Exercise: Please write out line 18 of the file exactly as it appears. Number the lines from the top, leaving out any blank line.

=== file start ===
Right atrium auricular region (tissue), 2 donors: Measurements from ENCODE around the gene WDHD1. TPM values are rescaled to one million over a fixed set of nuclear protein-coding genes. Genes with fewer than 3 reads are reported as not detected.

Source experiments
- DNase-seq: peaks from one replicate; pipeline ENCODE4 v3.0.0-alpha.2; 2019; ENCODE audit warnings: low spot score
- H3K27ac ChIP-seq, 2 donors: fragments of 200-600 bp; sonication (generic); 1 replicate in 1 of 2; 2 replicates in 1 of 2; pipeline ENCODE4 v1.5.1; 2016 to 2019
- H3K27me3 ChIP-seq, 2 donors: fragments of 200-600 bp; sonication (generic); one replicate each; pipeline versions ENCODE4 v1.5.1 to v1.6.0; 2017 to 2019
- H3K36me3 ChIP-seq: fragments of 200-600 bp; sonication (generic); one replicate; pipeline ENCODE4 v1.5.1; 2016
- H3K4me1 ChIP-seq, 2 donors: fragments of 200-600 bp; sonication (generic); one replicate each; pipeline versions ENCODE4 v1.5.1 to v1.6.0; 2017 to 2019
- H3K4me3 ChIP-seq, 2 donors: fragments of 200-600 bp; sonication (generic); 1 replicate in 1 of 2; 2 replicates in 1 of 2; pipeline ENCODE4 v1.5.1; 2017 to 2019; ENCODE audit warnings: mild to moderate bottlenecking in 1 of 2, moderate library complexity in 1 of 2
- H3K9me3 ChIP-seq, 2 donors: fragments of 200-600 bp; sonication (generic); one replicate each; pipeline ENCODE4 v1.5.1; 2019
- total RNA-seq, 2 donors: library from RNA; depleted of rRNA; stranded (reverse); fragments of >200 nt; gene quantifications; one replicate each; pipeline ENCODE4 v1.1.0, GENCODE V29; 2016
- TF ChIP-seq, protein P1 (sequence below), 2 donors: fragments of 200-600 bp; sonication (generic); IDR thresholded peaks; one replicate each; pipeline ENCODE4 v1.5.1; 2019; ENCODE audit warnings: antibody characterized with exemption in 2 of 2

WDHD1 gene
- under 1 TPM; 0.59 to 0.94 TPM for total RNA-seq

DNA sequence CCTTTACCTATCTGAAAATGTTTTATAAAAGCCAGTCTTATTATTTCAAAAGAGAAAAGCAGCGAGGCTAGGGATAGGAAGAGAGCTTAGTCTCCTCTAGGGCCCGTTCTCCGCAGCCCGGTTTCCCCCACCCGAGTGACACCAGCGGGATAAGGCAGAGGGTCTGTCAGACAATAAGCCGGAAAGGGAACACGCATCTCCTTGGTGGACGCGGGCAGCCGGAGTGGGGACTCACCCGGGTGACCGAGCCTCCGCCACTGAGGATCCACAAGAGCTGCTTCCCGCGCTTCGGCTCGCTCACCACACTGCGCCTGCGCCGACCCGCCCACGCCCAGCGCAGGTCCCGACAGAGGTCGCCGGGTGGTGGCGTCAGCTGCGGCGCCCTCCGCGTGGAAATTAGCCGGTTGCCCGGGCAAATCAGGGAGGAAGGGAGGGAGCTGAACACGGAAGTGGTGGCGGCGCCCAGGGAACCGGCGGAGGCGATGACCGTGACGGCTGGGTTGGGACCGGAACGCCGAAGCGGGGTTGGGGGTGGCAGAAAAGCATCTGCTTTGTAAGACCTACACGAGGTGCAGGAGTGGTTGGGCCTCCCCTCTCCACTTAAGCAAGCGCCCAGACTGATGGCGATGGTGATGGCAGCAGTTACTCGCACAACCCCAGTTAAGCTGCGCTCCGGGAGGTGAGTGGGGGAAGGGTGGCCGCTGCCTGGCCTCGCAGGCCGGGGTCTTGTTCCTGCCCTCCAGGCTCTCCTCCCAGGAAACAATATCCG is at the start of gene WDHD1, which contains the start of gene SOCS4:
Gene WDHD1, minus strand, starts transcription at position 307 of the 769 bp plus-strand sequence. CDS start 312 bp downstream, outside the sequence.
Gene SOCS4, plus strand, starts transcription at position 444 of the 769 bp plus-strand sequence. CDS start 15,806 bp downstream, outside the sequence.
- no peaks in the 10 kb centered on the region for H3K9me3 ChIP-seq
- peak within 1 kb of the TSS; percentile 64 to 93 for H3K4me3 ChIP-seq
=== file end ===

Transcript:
- peak within 1 kb of the TSS; percentile 64 to 93 for H3K4me3 ChIP-seq